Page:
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ADPI Through the Decades

1950 | ADMI 25th Anniversary

“From seventy million pounds manufactured in 1925, the industry now produces over a billion pounds of product. This increase – over fourteen-fold in 25 years – demands reemphasized and continued industry effort to expand markets and develop new uses.”


  • Supply was down across the dairy industry 25% due to labor issues.
  • ADMI continued to invest in research projects, its members, and the value of milk in the health of human beings.
  • Demands for product innovations continued from the US Army and Air Force to provide high quality milk and milk products, such as increasing the use of dry milk in bread up to 12%.

Consumer packaging of nonfat dry milk solids for home use was accomplished and sales were advancing.


ADMI developed the groundbreaking “Stable Ferment Process” – a homogenous mixture containing water, yeast, yeast food, malt, salt, sugar and nonfat dry milk solids. 

ADMI applied for and was issued a patent for the procedure, which was described as one of the greatest changes that has ever effected the baking industry.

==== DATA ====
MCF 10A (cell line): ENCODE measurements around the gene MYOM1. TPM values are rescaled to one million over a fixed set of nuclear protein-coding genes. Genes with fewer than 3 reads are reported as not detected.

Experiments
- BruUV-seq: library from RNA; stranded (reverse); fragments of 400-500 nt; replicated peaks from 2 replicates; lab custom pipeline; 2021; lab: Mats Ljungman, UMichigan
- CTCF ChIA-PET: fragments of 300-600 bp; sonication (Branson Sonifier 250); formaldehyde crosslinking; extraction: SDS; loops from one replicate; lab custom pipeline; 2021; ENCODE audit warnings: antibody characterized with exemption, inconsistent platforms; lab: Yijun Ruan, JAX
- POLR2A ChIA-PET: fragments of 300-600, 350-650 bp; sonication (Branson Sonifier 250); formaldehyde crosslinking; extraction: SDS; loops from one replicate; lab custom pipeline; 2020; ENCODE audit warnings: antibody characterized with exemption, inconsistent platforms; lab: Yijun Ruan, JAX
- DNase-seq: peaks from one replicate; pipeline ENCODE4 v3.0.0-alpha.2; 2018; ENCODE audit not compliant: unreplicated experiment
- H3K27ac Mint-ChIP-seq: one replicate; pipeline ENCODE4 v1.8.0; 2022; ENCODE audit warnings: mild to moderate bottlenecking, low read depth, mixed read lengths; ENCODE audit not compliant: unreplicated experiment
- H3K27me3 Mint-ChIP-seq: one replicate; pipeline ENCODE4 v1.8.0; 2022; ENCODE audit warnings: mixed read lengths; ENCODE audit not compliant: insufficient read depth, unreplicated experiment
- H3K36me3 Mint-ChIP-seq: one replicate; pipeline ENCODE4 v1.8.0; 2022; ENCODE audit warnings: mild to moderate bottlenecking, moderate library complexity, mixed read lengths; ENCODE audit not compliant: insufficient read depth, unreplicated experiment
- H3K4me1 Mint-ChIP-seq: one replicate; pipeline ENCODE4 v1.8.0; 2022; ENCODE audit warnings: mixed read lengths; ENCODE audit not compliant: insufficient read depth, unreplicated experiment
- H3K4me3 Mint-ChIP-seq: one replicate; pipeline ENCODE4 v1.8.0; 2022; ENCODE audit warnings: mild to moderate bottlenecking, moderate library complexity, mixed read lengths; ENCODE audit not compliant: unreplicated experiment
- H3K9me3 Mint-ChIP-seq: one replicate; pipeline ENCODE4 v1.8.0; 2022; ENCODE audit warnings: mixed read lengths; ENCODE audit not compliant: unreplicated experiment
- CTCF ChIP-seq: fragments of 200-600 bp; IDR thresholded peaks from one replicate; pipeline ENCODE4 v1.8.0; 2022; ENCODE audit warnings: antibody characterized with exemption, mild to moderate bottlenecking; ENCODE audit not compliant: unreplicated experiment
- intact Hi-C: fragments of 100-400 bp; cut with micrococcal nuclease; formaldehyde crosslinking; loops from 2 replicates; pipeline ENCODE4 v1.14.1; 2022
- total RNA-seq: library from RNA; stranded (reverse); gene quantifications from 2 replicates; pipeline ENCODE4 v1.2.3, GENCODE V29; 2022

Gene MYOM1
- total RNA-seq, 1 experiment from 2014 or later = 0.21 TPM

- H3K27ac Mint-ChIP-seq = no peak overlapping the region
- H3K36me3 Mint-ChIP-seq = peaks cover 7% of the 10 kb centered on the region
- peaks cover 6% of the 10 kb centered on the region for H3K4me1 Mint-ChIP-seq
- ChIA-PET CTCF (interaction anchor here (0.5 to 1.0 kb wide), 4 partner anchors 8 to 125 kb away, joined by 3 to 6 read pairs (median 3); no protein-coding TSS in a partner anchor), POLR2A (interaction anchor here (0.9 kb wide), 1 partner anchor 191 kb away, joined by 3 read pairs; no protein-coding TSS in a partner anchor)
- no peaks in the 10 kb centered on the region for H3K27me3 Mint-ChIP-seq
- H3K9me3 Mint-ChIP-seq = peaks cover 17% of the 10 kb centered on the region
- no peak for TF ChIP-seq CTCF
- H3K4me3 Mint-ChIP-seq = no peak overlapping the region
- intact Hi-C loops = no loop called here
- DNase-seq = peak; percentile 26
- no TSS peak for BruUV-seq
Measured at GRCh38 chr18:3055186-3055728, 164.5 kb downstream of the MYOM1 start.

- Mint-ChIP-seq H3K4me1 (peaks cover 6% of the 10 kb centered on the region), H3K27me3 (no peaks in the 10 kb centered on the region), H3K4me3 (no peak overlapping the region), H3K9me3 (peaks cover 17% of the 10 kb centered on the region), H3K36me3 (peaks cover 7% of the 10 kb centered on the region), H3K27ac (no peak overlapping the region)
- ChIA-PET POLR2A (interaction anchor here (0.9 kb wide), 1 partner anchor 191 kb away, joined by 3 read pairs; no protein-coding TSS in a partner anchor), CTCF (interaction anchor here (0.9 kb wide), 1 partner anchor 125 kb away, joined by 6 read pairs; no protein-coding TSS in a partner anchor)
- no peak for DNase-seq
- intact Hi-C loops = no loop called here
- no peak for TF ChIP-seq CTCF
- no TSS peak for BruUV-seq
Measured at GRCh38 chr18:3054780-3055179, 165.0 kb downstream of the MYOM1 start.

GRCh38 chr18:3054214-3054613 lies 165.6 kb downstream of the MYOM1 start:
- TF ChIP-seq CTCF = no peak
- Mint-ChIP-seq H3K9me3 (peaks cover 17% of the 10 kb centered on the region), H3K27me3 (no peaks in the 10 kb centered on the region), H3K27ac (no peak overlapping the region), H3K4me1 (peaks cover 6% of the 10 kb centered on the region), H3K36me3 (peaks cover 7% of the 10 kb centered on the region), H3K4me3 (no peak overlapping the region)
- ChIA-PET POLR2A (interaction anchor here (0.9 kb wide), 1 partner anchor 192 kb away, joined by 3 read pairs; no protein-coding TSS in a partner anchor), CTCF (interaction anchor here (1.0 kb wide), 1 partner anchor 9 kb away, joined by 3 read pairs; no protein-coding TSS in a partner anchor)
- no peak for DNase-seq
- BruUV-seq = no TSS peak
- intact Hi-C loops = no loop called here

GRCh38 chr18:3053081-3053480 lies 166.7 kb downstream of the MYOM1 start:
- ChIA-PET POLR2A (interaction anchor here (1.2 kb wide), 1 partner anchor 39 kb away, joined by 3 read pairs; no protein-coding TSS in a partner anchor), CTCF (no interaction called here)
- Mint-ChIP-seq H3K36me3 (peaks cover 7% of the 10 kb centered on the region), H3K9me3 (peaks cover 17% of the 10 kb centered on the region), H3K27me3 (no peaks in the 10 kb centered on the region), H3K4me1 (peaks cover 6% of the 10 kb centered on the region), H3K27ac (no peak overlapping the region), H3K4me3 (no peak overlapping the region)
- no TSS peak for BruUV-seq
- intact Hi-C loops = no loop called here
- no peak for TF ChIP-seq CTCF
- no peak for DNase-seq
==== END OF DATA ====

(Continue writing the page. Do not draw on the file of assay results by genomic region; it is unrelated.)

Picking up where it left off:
• Instant, soluble, nonfat dry milk was introduced, starting the drive and trend towards “instantized”-like dry mixes.
  • ADMI opened a training post in Chile to develop the bread industry. The school opened in January 1955 and ran in 20-week sessions.


  • Continued development of ingredient standards for Grade A dry milk, dry milk products, whey protein nitrogen, and instant nonfat dry milk.
  • Development of an industry wide program to control and eradicate insects.


The newest standard for Instant Nonfat Dry Milk was published.

Of Note for the 1950s | Legal Work In States

Throughout the 1950s, states were trying to implement their own laws with regards to labels, grading requirements and more. ADMI, on a regular basis, led the charge to ensure that individual states were not creating their own standards and ensuring that in the US, ADMI standards should be recognized across the dairy industry. There were many days in court, and days spent traveling and engaging with state governments to agree that a nation-wide effort to agree on standards was more important than state-based.



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